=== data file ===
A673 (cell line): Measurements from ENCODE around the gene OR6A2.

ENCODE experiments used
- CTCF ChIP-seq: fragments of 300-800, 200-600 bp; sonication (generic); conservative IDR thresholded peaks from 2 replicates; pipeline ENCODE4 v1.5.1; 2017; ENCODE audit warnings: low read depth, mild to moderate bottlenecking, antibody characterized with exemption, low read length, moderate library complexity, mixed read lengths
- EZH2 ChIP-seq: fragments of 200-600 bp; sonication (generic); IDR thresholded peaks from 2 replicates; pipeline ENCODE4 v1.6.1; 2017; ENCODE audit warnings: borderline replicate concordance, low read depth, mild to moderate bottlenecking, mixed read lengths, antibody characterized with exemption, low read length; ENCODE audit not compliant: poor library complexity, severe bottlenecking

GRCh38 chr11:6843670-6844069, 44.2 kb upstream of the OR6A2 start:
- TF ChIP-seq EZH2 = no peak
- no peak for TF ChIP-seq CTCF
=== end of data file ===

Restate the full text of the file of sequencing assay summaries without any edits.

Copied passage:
A673 (cell line): Measurements from ENCODE around the gene OR6A2.

ENCODE experiments used
- CTCF ChIP-seq: fragments of 300-800, 200-600 bp; sonication (generic); conservative IDR thresholded peaks from 2 replicates; pipeline ENCODE4 v1.5.1; 2017; ENCODE audit warnings: low read depth, mild to moderate bottlenecking, antibody characterized with exemption, low read length, moderate library complexity, mixed read lengths
- EZH2 ChIP-seq: fragments of 200-600 bp; sonication (generic); IDR thresholded peaks from 2 replicates; pipeline ENCODE4 v1.6.1; 2017; ENCODE audit warnings: borderline replicate concordance, low read depth, mild to moderate bottlenecking, mixed read lengths, antibody characterized with exemption, low read length; ENCODE audit not compliant: poor library complexity, severe bottlenecking

GRCh38 chr11:6843670-6844069, 44.2 kb upstream of the OR6A2 start:
- TF ChIP-seq EZH2 = no peak
- no peak for TF ChIP-seq CTCF